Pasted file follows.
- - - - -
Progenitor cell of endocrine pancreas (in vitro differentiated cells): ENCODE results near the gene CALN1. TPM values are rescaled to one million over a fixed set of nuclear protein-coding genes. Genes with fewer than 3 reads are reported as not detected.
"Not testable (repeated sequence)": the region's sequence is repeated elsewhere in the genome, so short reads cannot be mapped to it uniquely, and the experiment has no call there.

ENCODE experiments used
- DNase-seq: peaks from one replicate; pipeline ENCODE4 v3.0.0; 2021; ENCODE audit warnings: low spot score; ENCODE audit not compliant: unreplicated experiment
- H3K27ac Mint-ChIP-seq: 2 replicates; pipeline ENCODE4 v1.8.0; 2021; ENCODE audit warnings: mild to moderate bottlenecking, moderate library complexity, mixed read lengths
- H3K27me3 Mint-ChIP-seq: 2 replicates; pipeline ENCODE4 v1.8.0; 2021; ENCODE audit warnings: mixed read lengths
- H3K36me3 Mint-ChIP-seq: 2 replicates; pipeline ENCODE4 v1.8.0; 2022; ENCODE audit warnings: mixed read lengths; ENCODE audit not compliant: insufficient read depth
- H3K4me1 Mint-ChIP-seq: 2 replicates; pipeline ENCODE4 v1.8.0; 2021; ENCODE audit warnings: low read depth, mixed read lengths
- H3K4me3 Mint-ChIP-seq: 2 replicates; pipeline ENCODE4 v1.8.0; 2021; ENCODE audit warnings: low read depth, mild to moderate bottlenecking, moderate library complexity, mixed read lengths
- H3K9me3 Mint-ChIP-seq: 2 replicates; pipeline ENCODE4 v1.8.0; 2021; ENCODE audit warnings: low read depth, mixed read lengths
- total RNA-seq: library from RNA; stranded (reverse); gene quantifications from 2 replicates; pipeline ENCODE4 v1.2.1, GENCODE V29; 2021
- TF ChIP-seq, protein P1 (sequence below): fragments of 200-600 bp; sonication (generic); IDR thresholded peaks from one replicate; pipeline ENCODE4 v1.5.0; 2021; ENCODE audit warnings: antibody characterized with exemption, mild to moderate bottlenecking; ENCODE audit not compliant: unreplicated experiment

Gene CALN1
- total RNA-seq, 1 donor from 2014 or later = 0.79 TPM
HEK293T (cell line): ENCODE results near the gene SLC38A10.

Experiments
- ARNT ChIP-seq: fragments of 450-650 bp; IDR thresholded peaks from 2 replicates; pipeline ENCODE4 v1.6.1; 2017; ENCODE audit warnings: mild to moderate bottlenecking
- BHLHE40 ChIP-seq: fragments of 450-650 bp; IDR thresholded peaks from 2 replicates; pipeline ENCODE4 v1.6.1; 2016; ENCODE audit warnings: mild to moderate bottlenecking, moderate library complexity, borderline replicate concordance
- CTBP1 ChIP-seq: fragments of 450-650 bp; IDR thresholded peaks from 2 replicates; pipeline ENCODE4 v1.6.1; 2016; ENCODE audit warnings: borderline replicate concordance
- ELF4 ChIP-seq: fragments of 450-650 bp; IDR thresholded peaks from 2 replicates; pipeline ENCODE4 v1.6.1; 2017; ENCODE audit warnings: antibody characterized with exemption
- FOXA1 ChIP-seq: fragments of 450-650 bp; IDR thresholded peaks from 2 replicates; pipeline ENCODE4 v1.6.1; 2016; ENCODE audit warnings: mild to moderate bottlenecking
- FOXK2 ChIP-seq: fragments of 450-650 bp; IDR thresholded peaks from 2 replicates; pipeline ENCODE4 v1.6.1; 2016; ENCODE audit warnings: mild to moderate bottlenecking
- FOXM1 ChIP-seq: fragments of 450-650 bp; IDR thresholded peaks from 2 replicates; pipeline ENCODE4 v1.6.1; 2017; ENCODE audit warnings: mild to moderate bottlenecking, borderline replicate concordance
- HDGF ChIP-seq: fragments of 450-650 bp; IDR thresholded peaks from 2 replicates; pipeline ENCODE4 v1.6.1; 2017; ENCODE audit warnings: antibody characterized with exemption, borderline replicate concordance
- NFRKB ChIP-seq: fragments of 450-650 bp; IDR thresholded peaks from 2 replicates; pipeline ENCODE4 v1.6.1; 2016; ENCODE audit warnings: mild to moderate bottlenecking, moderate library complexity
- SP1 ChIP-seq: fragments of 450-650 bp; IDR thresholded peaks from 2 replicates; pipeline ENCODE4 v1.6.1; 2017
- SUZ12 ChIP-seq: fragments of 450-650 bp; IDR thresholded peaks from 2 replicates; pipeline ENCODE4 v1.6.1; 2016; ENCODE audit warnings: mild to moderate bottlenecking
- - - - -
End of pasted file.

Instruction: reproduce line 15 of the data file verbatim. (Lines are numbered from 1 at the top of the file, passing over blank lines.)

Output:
HEK293T (cell line): ENCODE results near the gene SLC38A10.